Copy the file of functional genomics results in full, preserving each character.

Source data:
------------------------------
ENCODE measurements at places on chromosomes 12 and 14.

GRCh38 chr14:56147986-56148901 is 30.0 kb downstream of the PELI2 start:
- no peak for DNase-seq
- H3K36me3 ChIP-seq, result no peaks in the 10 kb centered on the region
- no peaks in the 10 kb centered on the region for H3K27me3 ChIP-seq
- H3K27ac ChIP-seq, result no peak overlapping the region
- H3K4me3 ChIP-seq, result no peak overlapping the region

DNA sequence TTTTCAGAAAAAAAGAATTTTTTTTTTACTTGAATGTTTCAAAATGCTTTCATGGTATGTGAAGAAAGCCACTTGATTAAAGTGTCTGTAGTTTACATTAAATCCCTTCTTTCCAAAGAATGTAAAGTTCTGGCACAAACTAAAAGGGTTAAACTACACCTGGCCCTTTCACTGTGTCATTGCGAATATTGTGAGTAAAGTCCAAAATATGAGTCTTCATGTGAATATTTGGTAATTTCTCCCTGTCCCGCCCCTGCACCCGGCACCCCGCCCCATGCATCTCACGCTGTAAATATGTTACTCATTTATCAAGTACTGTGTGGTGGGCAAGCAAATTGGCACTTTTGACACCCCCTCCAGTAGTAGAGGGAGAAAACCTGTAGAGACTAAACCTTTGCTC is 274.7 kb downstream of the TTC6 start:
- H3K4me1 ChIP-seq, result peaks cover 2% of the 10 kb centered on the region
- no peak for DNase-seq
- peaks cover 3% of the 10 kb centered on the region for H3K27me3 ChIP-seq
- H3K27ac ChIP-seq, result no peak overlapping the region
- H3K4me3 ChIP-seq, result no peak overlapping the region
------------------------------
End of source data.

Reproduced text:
ENCODE measurements at places on chromosomes 12 and 14.

GRCh38 chr14:56147986-56148901 is 30.0 kb downstream of the PELI2 start:
- no peak for DNase-seq
- H3K36me3 ChIP-seq, result no peaks in the 10 kb centered on the region
- no peaks in the 10 kb centered on the region for H3K27me3 ChIP-seq
- H3K27ac ChIP-seq, result no peak overlapping the region
- H3K4me3 ChIP-seq, result no peak overlapping the region

DNA sequence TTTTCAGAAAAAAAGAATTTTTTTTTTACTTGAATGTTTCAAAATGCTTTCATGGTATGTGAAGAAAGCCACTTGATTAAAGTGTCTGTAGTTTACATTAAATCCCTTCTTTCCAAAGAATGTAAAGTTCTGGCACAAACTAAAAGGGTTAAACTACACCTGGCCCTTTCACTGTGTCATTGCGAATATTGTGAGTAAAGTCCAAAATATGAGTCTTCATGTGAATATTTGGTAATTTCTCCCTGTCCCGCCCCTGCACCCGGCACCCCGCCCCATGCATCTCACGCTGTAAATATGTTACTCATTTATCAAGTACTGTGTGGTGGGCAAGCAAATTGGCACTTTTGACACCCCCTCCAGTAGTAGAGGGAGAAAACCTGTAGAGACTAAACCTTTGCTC is 274.7 kb downstream of the TTC6 start:
- H3K4me1 ChIP-seq, result peaks cover 2% of the 10 kb centered on the region
- no peak for DNase-seq
- peaks cover 3% of the 10 kb centered on the region for H3K27me3 ChIP-seq
- H3K27ac ChIP-seq, result no peak overlapping the region
- H3K4me3 ChIP-seq, result no peak overlapping the region